While interpreting and exegeting Ecclesiastes we need to keep in mind a couple of things. First, the preacher's observations and comments, for the most part, concern things "under the sun." True believers know, however, there is a meaning to life which transcends just the things under the sun, as good as those things might be. (One such good thing, as the preacher observes, is the enjoyment of one's work under the sun.)
Second, statements such as "be not over-righteous or over-wise" have a primary application to living life among the "heathen," shall we say. In modern parlance, we might say,
No one likes a goody-two-shoes.
No one likes a wisenheimer/smart_ _ s/wiseguy.
Who do you thing you are, acting all high and mighty?
So, why the "holier than thou" attitude?
To get along with people in the world (since we ourselves are IN the world but not OF the world, and the world's system/kingdom), we need to be wise as serpents but harmless as doves, as Jesus said.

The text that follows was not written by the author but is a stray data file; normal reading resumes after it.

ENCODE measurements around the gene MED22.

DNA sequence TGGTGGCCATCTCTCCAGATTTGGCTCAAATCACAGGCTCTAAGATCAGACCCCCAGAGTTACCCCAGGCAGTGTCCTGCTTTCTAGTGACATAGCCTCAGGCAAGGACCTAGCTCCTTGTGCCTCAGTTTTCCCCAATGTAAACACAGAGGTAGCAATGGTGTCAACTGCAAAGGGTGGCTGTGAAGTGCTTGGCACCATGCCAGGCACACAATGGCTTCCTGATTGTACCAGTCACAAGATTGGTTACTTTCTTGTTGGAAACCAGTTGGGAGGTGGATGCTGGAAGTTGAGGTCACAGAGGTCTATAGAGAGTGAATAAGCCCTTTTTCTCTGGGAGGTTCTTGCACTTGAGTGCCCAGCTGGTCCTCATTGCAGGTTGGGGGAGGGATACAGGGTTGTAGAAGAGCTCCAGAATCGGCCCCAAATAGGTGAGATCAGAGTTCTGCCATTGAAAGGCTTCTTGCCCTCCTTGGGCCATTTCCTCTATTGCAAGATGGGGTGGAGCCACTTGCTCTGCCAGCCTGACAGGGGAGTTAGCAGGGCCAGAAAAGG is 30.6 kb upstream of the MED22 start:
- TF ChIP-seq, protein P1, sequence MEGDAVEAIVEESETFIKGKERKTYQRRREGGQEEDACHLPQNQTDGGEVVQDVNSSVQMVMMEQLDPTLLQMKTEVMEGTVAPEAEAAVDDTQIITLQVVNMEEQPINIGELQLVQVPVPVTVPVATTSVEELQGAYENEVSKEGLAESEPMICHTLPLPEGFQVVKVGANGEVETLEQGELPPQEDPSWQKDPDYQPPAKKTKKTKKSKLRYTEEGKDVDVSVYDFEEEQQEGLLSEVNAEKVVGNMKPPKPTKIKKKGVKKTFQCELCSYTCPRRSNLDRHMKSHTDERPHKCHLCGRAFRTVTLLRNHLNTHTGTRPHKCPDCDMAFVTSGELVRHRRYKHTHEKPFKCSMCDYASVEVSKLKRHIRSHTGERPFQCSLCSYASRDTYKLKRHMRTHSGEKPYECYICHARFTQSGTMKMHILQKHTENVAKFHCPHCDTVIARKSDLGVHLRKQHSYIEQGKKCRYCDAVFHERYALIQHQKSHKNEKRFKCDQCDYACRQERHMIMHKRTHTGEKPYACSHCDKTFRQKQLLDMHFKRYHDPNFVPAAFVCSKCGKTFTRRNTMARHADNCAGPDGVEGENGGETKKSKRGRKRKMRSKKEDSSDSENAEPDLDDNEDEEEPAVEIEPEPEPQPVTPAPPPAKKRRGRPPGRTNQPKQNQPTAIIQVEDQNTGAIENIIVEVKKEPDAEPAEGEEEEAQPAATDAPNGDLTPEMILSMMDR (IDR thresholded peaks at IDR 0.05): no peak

In our praying, giving, and fasting, we need to be invisible--except to our heavenly Father!
To be overly righteous or wise is to risk destroying one's life unnecessarily. According to the Bible, Christians need to "fit in" as any good ambassador does, but not to go completely "native." Again, they are in the world but not of the world.
There's a fine balance there. Daniel, of the book bearing his name, achieved that balance. He was educated by heathens, but he took his faith in God more seriously. When the time came for him to choose either to bow down before the king's likeness or to maintain his integrity before God, he chose the latter.
In conclusion, Christians need God's righteousness and wisdom, but they needn't wear it on their sleeves. To do so is to risk destroying their testimony before a watching world.